Yes, It Is Possible to Surf in the Pacific Northwest

But it's not easy

Mar 25, 2016
Outside
Outside Magazine
  • Late season surfing in the PNW is always best. Be it at the tail end of summer, or just before the winter rolls in. It seems like this area is best when making its way from one extreme to the other. My suggestion: surf as often as you can, because you never really know what you're going to get.   Photo: Justin W. Coffey

  • A search for surf in the PNW requires a dedicated interest in the Internet. Wave and weather reports can change before you even arrive. Your best bet? Be willing to wait it out. Or, be on constant lookout for better conditions nearby.   Photo: Justin W. Coffey

  • Downtime is a thing. Make the most of it; the Pacific Northwest has a lot to offer. On the Olympic Peninsula alone, you can hike or mountain bike countless miles where there aren't waves. Or shoot pine cones at your friends!  Photo: Justin W. Coffey

  • Unlike a lot of the west coast, the farthest reaches of the PNW provide unapologetically beautiful evenings well into the winter. If you're willing to brave the colder weather, it's well worth it.  Photo: Justin W. Coffey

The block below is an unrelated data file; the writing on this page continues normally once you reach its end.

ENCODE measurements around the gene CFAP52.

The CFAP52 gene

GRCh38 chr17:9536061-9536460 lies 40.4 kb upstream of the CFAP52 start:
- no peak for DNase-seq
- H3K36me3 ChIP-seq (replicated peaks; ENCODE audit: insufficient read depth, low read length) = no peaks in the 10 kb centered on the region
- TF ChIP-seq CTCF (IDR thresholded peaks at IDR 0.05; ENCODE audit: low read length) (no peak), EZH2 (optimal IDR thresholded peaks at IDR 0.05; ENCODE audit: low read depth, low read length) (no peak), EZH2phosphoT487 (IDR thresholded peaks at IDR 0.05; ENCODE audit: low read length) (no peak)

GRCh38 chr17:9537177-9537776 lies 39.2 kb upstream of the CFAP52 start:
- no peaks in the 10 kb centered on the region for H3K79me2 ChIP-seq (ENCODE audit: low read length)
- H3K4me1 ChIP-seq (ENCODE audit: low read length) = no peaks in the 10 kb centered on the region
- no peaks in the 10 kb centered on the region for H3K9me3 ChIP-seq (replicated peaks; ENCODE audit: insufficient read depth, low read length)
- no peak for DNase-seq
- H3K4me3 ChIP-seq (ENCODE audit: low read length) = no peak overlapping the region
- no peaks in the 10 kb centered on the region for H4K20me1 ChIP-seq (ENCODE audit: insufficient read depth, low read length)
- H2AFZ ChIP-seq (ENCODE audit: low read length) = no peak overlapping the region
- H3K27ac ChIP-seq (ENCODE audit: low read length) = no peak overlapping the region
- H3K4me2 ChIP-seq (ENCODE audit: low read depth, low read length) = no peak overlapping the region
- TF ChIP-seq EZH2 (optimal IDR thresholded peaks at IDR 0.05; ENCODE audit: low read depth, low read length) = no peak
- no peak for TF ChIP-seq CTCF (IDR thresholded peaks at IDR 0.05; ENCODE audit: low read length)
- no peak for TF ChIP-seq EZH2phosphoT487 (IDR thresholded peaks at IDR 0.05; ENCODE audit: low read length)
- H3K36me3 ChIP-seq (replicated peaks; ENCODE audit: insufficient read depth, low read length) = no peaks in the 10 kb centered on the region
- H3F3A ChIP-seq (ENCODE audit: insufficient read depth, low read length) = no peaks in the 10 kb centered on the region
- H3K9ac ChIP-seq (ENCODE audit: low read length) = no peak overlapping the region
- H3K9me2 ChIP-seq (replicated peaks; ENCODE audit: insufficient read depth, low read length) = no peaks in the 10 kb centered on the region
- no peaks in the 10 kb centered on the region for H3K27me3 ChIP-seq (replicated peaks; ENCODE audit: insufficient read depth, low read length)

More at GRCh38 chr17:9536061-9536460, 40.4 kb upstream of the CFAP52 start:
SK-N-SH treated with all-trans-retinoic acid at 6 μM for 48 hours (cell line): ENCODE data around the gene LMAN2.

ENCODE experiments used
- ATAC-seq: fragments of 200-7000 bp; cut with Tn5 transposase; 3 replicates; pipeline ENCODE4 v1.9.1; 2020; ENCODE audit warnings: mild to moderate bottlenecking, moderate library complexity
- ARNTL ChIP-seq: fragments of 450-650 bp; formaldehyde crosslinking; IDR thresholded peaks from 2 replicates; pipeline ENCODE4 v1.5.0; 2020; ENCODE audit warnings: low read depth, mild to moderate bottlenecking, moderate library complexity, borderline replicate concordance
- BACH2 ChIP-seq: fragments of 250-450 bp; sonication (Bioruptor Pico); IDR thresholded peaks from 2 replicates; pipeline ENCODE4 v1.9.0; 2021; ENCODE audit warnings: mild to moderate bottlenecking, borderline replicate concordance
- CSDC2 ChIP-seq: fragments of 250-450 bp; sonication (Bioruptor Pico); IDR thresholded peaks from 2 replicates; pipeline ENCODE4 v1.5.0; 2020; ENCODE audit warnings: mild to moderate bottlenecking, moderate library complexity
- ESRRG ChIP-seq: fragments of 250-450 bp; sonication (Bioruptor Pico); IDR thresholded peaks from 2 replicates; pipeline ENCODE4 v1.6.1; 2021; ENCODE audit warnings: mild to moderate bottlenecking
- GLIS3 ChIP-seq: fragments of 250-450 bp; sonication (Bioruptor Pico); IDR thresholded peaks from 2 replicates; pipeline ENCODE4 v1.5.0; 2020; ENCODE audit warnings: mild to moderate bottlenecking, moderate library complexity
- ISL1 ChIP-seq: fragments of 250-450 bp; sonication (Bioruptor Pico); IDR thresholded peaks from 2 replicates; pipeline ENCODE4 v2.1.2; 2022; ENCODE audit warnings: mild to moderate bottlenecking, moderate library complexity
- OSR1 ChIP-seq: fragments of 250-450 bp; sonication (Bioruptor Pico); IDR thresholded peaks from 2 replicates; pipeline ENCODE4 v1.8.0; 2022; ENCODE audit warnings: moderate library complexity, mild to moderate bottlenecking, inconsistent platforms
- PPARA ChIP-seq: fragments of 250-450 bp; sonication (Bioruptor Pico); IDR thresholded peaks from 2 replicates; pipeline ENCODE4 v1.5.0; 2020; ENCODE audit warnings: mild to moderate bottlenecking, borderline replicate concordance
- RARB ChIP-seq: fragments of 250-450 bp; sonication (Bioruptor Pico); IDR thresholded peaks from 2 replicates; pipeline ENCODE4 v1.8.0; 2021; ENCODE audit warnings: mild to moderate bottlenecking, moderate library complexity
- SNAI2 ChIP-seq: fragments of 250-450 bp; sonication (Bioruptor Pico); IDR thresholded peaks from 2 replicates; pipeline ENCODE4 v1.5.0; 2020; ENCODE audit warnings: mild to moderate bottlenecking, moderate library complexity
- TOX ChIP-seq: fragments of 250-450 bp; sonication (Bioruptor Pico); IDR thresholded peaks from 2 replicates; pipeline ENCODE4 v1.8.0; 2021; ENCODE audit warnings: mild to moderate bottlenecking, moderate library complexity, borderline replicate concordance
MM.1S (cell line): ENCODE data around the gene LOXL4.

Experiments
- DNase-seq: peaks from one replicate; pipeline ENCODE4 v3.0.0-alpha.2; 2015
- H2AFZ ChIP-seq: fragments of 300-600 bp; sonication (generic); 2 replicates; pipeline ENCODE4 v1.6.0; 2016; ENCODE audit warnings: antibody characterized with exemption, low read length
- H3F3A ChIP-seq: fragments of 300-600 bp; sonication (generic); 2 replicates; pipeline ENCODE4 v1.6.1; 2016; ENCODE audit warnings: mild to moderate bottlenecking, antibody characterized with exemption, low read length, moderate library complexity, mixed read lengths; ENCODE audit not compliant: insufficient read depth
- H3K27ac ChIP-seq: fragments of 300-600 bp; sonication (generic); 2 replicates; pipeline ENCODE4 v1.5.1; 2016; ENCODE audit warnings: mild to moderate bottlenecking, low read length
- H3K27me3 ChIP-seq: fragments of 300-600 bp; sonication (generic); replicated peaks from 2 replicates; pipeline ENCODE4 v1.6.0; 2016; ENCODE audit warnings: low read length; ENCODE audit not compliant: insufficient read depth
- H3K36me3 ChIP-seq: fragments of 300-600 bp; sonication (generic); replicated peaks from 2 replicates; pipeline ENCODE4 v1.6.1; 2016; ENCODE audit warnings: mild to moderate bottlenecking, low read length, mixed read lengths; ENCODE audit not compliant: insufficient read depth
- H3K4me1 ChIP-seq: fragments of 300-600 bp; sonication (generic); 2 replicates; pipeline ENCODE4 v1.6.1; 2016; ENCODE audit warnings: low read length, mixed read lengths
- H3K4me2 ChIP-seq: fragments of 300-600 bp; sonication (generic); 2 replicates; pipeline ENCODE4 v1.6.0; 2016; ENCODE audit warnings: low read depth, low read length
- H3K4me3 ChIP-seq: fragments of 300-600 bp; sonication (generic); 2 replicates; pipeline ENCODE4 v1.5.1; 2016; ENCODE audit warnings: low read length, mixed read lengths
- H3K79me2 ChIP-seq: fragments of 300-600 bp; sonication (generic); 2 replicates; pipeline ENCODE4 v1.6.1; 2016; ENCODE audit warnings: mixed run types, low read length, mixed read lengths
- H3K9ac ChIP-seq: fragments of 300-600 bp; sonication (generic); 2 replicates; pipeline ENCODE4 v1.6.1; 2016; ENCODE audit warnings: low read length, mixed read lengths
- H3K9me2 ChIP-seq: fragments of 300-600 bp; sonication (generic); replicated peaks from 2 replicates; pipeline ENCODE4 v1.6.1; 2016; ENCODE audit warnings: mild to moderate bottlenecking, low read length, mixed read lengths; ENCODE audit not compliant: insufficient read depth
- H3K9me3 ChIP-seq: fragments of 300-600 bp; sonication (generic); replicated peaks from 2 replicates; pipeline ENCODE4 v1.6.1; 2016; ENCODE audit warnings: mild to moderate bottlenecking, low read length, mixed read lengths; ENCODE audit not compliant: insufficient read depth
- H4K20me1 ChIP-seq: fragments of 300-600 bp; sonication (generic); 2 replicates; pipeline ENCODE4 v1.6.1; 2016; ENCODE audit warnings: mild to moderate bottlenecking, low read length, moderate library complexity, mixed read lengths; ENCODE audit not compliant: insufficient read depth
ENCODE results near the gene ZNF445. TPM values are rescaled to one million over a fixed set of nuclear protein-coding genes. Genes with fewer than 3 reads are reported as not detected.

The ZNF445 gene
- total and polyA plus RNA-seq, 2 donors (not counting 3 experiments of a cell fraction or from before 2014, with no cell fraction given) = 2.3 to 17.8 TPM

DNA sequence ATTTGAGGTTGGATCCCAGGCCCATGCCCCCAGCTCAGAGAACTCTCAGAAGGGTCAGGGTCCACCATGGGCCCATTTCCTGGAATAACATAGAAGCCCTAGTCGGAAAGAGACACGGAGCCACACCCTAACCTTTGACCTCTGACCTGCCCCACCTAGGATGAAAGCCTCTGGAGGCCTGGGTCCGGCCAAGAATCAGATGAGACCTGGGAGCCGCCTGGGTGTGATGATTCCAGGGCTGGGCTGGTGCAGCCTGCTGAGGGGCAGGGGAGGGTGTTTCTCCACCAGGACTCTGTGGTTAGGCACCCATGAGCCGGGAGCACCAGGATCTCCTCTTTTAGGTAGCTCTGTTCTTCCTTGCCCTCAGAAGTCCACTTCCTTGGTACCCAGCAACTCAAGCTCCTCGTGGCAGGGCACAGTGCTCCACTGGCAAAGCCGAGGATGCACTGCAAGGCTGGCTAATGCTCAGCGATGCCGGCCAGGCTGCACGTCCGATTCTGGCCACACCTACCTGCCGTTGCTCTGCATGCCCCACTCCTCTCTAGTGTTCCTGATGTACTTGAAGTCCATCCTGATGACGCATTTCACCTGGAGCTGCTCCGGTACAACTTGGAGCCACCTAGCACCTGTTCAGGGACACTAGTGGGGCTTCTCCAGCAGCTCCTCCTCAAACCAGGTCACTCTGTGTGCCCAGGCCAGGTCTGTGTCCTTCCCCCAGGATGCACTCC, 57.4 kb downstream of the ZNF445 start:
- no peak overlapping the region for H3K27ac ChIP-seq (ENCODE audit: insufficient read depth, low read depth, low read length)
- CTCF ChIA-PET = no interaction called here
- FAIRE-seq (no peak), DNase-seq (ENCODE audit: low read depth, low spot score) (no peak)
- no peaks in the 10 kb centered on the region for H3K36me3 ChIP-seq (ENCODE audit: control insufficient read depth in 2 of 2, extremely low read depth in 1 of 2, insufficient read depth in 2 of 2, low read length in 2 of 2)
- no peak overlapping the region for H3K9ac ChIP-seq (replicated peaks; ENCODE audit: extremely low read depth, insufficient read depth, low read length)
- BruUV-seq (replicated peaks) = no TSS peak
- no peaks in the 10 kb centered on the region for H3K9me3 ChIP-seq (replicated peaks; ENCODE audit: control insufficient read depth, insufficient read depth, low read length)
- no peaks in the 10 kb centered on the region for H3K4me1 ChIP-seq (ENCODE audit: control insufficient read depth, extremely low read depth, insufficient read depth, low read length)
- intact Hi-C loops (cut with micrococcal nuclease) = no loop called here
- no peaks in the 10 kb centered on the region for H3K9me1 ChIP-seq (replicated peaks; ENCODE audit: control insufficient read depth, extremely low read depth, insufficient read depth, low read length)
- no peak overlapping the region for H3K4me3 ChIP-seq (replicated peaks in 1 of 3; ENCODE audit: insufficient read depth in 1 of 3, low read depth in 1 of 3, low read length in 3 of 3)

• Surfing in this area requires commitment. Be prepared to wait for waves, maybe even all day; they don't roll in like you're used to. Especially when you're surfing along the Strait. Winter swells, produced by big storms in the Pacific, push in fast and furiously. Timing is everything.  Photo: Justin W. Coffey

  • Unlike a lot of other areas you may have surfed, a "local" in the PNW isn't necessarily local. Be cognisant of the fact that their 30 minute drive trumps your two-hour highway ride, and therefore they're the local and you are the intruder. Be polite, don't back paddle, and make sure you're not snaking someone.   Photo: Justin W. Coffey

  • Fall sessions in the PNW are about as good as they get. The winds blow offshore more often than not, the sun still stays in the sky late in the day and the summer crowds—the kids and family vacations—have come to an end. If a drop in temperature doesn't scare you off, the pot of gold is waiting.  Photo: Justin W. Coffey

  • It won't always work the way you want it to. Some days the waves will be knee high at best. Don't get discouraged. Make the most of what rolls in. Learn to ride a log—something longer than 9 feet. Leave that “Big Guy Tri” at home and stop telling people about your Shred Sesh. Surfing is about catching waves, not looking cool.  Photo: Justin W. Coffey

  • Consider your options: drive a few hours and get skunked, or show up to see this! It's a gamble, but if the alternative involves watching other people plays sports on television...wouldn’t you rather take a chance you’ll see this?   Photo: Justin W. Coffey